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Almost half of all Americans make a New Year's resolution, but most fail to meet their new goals. There are two main reasons why people don't stick to their resolutions: They set unreasonable goals, or they don't make a plan for reaching their goals.
Here are some practical tips for making New Year's resolutions and sticking with them.
Resolve to do something (or not do something) that is under your control. For example, resolving to get married this year is unrealistic, but resolving to be open to meeting new people is something you can do.
Many people make long lists of things they will do differently in the new year. But this often ends up in failure because it involves too much change. Limit yourself to one or two sincere, realistic resolutions.
Vague resolutions, like "I'm going to lose weight," are hard to keep. But a specific goal like "I'm going to lose five pounds by March 1," is easier to reach.
Resolving to do something is just the first step. The second step is deciding how you're going to do it. For example, if your goal is to quit smoking, decide whether you'll quit cold turkey or taper off, or whether you'll use a nicotine patch or medication. Identify your obstacles and where you'll turn for support when you are having a hard time not smoking. The same is true for losing weight, saving money, or giving up chocolate -- you need a plan.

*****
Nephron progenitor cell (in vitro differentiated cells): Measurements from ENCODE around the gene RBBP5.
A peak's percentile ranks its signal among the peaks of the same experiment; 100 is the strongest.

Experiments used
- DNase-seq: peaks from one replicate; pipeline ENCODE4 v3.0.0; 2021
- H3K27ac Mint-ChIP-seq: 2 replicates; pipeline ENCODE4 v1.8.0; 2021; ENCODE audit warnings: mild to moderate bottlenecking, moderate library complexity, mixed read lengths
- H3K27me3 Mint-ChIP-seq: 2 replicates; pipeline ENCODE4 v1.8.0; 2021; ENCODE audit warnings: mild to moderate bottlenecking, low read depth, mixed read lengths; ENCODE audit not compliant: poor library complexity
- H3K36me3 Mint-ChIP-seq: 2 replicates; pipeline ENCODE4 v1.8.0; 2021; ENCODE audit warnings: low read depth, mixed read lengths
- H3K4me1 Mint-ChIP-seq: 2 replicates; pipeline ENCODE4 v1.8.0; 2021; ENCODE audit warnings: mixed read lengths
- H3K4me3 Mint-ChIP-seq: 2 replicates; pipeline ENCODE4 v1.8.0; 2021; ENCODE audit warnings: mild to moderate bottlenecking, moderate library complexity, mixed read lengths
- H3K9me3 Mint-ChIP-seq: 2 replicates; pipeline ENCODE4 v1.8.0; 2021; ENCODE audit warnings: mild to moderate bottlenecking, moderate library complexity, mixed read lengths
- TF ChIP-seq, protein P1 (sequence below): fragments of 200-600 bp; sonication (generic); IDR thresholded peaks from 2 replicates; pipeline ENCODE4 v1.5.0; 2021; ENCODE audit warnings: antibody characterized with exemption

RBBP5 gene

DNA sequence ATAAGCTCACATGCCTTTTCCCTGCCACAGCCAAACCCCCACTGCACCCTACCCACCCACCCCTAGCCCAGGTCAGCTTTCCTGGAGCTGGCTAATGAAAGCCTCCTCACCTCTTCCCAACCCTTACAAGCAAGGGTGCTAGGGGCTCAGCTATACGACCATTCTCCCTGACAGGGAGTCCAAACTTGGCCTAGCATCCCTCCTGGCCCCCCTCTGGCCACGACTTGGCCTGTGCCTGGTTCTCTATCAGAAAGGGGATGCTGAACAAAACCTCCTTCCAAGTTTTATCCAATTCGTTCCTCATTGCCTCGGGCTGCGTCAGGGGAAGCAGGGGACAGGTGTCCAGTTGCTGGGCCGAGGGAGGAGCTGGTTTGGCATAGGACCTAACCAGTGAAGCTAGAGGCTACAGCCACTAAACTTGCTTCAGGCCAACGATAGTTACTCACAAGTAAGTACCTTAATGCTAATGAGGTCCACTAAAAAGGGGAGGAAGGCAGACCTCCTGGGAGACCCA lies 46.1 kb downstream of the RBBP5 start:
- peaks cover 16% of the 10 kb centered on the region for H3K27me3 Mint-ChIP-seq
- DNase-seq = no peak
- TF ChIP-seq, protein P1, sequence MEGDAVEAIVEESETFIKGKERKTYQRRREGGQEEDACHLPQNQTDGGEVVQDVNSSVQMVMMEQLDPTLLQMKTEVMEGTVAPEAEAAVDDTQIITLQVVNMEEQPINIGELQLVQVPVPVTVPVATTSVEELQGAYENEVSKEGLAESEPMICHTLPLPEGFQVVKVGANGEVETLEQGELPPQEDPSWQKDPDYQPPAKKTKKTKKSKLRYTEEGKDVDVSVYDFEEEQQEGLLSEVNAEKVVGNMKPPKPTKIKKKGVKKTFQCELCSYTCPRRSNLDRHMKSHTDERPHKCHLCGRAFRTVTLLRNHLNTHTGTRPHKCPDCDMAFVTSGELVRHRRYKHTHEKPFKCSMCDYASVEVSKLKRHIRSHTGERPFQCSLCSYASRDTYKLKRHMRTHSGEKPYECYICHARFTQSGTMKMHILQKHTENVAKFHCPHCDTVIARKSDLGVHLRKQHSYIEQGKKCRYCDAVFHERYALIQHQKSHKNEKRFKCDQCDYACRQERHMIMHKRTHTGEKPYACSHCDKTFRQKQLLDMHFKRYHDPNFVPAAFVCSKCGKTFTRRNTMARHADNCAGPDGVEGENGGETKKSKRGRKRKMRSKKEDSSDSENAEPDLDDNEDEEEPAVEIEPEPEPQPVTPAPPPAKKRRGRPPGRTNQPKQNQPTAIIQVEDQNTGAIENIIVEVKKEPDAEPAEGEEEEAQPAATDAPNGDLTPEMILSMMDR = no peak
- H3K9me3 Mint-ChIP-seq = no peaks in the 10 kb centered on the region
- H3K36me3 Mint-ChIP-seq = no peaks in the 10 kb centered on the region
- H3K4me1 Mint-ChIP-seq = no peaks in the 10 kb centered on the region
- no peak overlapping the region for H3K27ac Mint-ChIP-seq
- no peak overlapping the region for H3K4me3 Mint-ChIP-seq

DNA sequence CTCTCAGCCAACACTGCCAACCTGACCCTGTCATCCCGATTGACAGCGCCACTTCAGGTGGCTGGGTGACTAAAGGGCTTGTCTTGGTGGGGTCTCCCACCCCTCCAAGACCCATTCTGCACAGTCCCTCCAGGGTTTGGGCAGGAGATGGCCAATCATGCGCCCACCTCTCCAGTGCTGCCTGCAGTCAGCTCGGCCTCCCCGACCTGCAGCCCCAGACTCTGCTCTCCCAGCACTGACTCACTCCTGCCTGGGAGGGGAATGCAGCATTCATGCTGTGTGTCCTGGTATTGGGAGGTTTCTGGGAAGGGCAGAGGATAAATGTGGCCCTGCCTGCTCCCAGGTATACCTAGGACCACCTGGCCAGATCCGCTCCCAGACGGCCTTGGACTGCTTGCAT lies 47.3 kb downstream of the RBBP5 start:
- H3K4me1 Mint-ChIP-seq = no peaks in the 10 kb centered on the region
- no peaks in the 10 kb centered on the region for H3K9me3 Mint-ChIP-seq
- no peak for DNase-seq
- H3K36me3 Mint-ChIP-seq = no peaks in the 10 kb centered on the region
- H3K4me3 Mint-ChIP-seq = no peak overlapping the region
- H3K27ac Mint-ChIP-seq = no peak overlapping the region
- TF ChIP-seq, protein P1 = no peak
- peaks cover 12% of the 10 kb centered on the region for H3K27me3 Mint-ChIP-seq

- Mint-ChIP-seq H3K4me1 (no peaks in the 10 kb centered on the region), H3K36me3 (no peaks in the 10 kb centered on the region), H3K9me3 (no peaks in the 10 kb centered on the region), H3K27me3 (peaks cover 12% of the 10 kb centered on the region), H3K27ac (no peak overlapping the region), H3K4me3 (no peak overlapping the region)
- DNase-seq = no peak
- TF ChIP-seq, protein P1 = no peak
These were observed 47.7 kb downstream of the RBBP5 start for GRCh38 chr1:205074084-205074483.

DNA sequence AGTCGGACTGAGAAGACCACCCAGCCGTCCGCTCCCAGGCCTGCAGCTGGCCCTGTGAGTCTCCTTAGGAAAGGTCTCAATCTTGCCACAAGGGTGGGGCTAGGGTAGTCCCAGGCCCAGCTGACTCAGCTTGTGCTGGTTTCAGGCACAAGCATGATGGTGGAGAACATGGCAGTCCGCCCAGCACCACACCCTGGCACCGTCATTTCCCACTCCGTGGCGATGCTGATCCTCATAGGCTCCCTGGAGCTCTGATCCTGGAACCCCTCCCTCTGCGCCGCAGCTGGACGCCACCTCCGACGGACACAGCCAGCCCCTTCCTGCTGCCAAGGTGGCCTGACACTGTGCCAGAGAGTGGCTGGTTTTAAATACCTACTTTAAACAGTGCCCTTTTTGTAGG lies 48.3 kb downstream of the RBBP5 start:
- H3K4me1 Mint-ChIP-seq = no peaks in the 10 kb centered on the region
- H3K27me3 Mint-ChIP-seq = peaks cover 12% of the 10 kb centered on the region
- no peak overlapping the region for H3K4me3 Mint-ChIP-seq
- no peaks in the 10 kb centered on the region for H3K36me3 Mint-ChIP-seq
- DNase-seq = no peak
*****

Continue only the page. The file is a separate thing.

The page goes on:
Research shows that people who commit their goals to paper are much more likely to achieve them. Write your resolutions down, including how keeping this resolution will make a difference in your life. Then put your list in a prominent place, such as on your refrigerator, or use your electronic calendar for setting reminders. You might also download an app that will help you monitor your progress, such as an activity - tracker if you want to exercise more, or a calorie-counter if you'd like to lose weight.
Tell friends and family members about your resolutions and ask them to help you meet your goals.
Most New Year's resolutions require lifestyle changes, and these are never easy to make. A University of Washington study found that only 4 in 10 people stuck to their number one resolution on the first try. The rest had to keep working at it, and one in six people had to make more than six attempts to succeed. Be patient and don't be too hard on yourself if you occasionally slip up.